The furor over the alleged Iranian plot to kill Saudi Arabia’s ambassador to the United States has made one point clear: The most important strategic divide in the Middle East today is between Iran and Saudi Arabia. At issue is religion and power. Iran’s clerical rulers see their regime as the product of the first and only Islamic revolution, and the true vanguard of Islamic politics in the Muslim world.
For it’s part, Saudi Arabia is the birthplace of Islam; the Saudi king carries the title of the keeper of the two holiest shrines in Islam (those of Mecca and Medina). The Saudi monarchy was also born of a puritanical religious revolt and continues to see itself as the true standard bearer of Islam.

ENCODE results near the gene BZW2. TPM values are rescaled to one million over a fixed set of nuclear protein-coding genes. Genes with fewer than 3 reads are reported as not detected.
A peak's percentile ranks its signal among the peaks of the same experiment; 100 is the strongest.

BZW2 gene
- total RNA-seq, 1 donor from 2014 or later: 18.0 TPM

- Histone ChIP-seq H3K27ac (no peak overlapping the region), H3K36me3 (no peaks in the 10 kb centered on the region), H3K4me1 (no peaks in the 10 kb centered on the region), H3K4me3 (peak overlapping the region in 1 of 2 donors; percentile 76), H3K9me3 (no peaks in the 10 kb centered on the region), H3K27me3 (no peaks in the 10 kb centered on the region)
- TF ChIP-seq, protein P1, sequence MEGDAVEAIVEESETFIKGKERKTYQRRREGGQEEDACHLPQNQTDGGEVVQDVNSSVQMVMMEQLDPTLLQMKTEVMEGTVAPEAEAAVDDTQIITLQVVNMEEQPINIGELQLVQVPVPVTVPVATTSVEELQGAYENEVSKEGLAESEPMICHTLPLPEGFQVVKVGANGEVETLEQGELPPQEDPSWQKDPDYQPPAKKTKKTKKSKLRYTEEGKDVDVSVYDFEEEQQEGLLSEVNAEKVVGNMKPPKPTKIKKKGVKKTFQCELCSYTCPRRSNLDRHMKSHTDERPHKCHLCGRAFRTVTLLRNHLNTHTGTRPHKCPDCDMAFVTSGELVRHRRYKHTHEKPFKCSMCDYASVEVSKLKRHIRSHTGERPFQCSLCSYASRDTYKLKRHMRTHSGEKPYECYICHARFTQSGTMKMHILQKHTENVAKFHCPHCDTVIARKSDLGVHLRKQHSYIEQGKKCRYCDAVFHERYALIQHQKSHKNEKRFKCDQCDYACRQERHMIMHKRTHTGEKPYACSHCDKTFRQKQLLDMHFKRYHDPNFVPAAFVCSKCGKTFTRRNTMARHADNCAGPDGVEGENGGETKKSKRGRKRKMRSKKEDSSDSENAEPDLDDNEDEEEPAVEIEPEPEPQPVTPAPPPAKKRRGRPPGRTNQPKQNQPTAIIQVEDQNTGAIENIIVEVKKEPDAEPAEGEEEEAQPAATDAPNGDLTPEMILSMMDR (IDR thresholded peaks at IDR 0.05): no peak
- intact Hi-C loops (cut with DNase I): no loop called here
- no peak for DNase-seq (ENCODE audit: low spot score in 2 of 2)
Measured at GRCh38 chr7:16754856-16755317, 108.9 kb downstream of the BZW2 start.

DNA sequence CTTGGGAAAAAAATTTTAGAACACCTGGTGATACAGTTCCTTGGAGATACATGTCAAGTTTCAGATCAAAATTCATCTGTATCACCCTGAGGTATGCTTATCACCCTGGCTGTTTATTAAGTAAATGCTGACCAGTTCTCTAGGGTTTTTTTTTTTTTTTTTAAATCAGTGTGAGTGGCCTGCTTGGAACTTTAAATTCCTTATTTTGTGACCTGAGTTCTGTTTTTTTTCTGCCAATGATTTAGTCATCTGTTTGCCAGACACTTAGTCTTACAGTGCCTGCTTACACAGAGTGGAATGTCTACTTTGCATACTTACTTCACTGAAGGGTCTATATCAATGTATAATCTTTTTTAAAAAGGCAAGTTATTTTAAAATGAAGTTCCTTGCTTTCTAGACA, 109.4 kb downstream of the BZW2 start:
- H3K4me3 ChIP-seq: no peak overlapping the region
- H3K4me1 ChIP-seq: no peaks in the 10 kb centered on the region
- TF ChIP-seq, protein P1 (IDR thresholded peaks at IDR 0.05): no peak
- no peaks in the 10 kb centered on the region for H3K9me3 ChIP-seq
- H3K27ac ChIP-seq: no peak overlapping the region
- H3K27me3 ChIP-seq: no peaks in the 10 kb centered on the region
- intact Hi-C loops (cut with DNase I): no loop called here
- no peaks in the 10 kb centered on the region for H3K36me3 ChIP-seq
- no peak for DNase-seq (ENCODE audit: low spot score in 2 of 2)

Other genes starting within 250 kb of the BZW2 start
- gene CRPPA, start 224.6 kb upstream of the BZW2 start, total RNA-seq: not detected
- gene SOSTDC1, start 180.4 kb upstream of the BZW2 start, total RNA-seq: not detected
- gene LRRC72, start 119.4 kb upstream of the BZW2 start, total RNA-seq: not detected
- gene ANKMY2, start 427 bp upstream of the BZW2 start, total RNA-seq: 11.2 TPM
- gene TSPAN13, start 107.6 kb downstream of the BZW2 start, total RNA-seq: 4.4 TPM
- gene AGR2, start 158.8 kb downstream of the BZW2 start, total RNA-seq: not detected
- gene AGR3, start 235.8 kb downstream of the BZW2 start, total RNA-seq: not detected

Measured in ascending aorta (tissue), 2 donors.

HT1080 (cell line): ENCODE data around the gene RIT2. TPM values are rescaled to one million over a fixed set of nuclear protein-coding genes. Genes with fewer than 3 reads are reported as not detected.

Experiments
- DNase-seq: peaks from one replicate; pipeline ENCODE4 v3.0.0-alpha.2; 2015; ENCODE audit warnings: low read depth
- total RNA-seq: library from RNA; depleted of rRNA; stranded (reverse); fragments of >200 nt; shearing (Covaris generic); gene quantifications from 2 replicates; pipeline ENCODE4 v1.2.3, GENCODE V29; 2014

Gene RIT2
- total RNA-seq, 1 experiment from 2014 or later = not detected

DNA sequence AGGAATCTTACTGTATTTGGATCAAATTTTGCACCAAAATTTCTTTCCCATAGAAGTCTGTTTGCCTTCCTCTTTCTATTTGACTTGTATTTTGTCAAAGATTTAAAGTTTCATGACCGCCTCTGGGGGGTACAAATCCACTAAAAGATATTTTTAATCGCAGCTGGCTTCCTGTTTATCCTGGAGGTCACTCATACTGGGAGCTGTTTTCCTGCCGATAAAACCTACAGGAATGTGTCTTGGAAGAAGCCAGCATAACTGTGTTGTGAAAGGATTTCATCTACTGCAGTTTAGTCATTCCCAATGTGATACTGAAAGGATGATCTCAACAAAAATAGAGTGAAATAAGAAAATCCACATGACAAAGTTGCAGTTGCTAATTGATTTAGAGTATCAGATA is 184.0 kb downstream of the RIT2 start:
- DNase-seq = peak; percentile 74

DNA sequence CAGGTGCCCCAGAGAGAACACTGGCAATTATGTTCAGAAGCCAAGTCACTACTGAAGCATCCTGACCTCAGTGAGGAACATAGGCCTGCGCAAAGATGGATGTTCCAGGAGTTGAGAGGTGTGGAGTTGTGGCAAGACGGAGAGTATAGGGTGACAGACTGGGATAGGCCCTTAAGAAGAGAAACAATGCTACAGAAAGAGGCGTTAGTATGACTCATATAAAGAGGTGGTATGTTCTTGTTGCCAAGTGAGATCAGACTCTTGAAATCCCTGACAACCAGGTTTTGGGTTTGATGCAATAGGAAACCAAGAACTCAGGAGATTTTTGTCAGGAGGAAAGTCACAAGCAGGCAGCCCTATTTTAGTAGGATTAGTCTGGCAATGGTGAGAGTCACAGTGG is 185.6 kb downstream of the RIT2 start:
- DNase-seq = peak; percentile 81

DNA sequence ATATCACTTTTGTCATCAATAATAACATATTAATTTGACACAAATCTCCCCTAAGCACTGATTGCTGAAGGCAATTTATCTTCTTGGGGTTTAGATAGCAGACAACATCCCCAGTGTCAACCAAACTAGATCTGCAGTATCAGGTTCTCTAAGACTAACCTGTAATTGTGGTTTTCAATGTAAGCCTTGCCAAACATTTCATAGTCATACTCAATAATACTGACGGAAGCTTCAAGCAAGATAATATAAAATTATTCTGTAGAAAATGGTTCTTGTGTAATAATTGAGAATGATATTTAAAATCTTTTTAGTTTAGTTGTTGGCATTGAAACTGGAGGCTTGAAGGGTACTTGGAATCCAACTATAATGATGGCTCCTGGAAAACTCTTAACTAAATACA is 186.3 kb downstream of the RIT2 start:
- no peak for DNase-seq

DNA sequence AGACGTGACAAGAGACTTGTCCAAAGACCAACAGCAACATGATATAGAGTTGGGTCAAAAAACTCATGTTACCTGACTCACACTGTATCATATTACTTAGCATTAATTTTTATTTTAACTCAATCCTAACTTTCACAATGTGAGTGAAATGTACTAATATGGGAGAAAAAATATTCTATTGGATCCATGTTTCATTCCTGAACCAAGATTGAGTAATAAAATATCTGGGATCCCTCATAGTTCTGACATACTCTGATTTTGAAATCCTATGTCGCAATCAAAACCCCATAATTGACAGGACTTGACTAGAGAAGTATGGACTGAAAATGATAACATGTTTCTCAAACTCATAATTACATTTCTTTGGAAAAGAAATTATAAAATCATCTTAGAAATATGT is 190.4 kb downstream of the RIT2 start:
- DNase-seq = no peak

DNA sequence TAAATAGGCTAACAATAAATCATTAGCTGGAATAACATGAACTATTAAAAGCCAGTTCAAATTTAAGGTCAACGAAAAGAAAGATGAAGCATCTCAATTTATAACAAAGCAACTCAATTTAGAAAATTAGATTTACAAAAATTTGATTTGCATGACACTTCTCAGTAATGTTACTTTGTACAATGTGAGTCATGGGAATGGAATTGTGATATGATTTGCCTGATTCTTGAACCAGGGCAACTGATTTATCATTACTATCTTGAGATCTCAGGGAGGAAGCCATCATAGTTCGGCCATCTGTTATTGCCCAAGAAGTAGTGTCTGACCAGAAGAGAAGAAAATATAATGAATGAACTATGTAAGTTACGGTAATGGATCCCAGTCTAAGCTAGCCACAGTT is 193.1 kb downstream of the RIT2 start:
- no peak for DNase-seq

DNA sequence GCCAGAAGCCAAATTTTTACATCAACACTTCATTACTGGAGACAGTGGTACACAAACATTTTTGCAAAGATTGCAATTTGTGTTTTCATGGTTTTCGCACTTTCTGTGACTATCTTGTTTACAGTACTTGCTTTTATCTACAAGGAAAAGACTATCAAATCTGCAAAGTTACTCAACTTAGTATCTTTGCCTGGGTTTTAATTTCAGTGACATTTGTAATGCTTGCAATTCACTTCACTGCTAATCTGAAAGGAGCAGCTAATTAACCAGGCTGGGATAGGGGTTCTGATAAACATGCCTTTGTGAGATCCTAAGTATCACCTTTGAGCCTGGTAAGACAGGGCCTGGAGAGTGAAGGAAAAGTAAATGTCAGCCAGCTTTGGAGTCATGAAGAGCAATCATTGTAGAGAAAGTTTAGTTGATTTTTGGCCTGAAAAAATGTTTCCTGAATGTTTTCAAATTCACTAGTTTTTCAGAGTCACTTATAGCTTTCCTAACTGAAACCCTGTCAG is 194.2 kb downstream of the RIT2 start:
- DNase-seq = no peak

Saudi Arabia and Iran are the two most avowedly religious states in the Middle East. But they are not of the same creed. At issue between them is not which is more religious and truer to the spirit of Islamic law, but rather whose Islam is the true faith. The majority of Iranians are followers of Shiism, the smaller of the Islam’s two main branches, and Saudis are predominantly followers of Sunnism.